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Severe thunderstorms move through Denver metro area

The storms that moved across much of the Denver metro area included rain, hail and lightning.

DENVER — Severe storms moved across the Front Range on Thursday afternoon.

The National Weather Service in Boulder issued Severe Thunderstorm Warnings for much of the Denver metro area during the afternoon.

Denver International Airport was on a ground stop until 4:30 p.m. As of 9 p.m., 538 flights were delayed and 13 were canceled.

The first Severe Thunderstorm Warning included the southern part of the metro area and included Denver, Aurora, Centennial and areas in between. A second warning then covered an area farther north and west of there. Both warnings, which expired by 4:30 p.m., included up to 50 mph winds and hail.

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The National Weather Service also issued a Special Weather Statement that expired at 5 p.m., warning of 30 mph winds and penny-sized hail for the northern Denver metro area, including Commerce City, Westminster, Thornton, Northglenn, Dupont, Henderson and Eastlake.

Thursday afternoon through the evening hours, watch for isolated storms across Colorado. There's a marginal risk for severe weather along the Interstate 25 corridor and counties south of Interstate 70. Be prepared for small hail, gusty winds, heavy downpours, lightning and thunder.

Overnight, the storms will clear and lows remain mild, in the lower 50s across the urban corridor.

On Friday, we'll start the day sunny and dry, with Denver highs in the lower 80s, before another round of afternoon storms moves in. The Front Range and eastern plains will be under a marginal risk for severe weather. The main elements to watch for will be hail, gusty winds and heavy rainfall. 

For Memorial Day Weekend, highs stay in the upper 70s and low 80s, with more isolated afternoon storms expected Friday and Monday. Sunday is looking to be drier, with only slight chances for storms.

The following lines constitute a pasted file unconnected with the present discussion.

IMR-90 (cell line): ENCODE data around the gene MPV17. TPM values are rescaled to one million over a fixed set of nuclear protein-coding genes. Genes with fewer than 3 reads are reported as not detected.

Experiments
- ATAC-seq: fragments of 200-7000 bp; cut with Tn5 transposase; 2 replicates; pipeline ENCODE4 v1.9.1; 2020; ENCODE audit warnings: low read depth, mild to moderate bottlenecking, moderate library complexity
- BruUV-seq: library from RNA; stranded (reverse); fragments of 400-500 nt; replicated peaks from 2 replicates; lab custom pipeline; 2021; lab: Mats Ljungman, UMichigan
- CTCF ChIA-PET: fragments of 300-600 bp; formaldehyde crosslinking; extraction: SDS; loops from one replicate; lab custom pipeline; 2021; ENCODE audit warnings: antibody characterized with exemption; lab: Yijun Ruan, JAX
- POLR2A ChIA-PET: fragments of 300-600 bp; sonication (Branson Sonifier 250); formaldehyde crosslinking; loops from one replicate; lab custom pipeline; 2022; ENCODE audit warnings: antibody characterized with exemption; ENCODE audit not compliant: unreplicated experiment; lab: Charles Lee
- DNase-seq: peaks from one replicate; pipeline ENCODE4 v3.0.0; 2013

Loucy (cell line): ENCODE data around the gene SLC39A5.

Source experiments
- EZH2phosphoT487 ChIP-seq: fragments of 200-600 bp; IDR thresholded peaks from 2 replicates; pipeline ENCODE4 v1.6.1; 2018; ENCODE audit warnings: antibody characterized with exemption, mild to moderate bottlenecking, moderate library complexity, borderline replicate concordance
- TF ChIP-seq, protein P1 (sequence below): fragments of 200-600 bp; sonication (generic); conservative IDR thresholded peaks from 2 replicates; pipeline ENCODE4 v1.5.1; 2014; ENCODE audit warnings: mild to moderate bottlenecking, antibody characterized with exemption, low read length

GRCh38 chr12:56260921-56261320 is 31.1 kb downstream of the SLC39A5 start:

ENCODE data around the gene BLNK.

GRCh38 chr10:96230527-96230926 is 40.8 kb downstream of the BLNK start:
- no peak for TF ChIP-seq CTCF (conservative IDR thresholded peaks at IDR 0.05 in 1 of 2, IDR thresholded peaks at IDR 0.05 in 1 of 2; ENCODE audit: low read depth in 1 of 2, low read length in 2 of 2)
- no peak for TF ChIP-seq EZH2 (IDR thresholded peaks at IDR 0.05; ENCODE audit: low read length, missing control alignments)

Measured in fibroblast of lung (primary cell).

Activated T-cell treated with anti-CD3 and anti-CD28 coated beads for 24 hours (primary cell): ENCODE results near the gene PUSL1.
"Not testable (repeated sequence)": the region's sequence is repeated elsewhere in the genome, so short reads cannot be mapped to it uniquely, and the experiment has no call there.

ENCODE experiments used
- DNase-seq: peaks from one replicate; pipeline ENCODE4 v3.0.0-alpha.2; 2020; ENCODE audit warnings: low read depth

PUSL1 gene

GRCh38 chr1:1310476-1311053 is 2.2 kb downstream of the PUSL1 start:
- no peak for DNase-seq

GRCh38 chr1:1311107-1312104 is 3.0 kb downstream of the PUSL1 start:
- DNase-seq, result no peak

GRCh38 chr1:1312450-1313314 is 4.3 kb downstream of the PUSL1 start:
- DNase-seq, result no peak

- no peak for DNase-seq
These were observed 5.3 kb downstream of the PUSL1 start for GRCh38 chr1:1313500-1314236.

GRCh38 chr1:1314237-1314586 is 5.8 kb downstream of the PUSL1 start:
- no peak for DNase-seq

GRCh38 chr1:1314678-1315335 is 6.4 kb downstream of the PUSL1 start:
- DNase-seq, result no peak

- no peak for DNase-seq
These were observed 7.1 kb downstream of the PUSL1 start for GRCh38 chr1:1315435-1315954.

See the latest Colorado weather alerts.

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What is Severe Weather?

According to the National Weather Service, there are five specific types of weather that can qualify as "severe." They are tornadoes, floods, lightning, hail and wind.

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A thunderstorm is considered severe when winds reach at least 58 mph and/or contains hail at least 1" in diameter. When these conditions are met, the NWS will issue a severe thunderstorm warning.

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Lightning and heavy rain are not included, but often accompany severe thunderstorms.

The National Weather Service will issue a flash flood warning when the flooding is already occurring or imminent. A flash flood watch means that conditions are favorable for a flash flood and those in the area should keep a close watch.

A tornado watch is issued by the NWS when they determine that weather conditions are favorable for the formation of tornadoes. They usually last for a long time, cover a large area and begin well before any tornadoes or other severe weather begin. 

A tornado warning is issued if a tornado is indicated by radar or reported by weather spotters. They are generally for a much smaller area and only last for about 30 minutes. If a tornado warning is issued in your area, you should seek shelter immediately.

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